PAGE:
My favorite chapters were “Change: The Price of Learning,” which I recommend to all us Senior Citizens who tend to be ‘set in our ways’ and “Improvement: The Focus of Learning”, which can be applied to my teaching needs.
This is a quick, interesting read, one which any reader will come away from with something useful
Reading L’Engle’s personal journals gave me an insight into her life and personality I did not get from any other source. I have read two biographies and a book of quotes about her so far, in an effort to read everything by and lots about her because she is one of my “heroes.” However, hearing her philosophy of life as expressed in Circle of Quiet made me respect her more than ever.
The Summer of the Great Grandmother was about her mother’s last summer at Crosswicks, the old farmhouse L’Engle and her husband renovated as their country home far from the hustle and bustle of NYC. Two Part Invention was the story of her husband’s illness and death, a devastating loss for L’Engle. Finally, The…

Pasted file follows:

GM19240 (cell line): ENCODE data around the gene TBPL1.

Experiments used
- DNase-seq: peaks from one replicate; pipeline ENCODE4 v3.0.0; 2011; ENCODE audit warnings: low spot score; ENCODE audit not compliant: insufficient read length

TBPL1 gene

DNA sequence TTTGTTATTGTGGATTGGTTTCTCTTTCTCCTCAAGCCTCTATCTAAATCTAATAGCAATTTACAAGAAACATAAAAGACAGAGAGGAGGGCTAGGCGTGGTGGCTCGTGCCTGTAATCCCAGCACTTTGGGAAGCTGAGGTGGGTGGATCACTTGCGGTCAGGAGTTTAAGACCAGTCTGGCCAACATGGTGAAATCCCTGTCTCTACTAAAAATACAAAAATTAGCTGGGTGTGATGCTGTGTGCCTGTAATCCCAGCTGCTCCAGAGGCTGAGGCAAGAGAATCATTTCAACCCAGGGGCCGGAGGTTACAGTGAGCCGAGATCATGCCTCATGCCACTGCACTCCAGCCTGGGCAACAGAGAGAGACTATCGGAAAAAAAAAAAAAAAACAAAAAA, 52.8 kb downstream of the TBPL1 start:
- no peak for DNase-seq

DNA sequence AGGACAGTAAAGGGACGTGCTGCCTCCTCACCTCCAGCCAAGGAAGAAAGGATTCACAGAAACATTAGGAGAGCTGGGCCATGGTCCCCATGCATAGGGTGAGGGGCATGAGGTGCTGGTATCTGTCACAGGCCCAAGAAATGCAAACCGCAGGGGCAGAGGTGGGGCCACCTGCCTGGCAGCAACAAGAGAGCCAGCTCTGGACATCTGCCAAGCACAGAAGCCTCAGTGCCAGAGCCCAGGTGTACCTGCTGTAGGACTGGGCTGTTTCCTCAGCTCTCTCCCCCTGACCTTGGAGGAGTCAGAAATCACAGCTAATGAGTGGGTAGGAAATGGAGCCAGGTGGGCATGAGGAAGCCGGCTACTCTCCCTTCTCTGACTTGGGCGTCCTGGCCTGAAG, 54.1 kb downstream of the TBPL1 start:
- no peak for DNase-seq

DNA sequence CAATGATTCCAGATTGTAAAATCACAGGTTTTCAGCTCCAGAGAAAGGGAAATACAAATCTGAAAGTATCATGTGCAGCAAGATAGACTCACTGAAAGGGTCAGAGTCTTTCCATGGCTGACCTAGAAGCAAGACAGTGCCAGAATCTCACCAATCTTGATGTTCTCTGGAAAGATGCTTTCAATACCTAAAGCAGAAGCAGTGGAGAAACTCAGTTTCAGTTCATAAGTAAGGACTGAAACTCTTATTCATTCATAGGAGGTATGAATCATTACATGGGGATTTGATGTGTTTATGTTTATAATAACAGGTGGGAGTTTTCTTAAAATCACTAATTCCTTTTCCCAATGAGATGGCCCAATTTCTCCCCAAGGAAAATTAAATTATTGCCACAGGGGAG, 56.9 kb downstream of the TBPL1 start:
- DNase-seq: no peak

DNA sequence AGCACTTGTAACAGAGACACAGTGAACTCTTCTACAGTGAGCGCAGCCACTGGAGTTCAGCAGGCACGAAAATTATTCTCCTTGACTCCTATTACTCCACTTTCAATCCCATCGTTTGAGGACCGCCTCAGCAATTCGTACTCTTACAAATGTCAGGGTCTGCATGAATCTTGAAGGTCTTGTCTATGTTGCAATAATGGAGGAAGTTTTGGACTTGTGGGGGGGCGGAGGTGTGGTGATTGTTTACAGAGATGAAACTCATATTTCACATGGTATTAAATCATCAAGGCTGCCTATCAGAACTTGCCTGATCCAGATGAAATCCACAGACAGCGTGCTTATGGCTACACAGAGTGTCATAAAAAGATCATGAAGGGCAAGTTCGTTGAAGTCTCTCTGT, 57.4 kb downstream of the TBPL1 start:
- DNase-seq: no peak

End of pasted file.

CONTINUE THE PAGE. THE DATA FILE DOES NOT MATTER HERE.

Although this lovely book was published in 2010, I didn’t come across it until it was donated to my Little Free Library…
…by a teacher-friend who was “getting rid of excess books.” Biblioburro is the true story of Luis Soriano, who ives in a remote village in Columbia. I had seen the PBS documentary and heard of several individuals who were emulating his project, but this is the version relevant to and about the kids served by Luis and his burros. It is a colorful, inspiring read.
“They say when trouble comes close ranks, and so the white people did. But we were not in their ranks. The Jamaican ladies had never approved of my mother, ‘because she pretty like pretty self.’ Christophine said.”
The mother mentioned in the first lines is the mother of non-other-than Rochester’s wife, “the madwoman in the attic” of Wuthering Heights, and this is her story. The other woman also has a large part in the narrative. Christophine is a Martinique woman, given to the mistress of the house as a young girl, who sees to her mistress and her daughter, and strongly influences them by her strong personality and island magic. The tales of Couliibri, the estate, are ones that make the reader wonder and tremble in fear. I finished the book last night after being pushed to turn pages rapidly and keep on reading far after I should have turned in for the night. It is an exciting, dramatic read.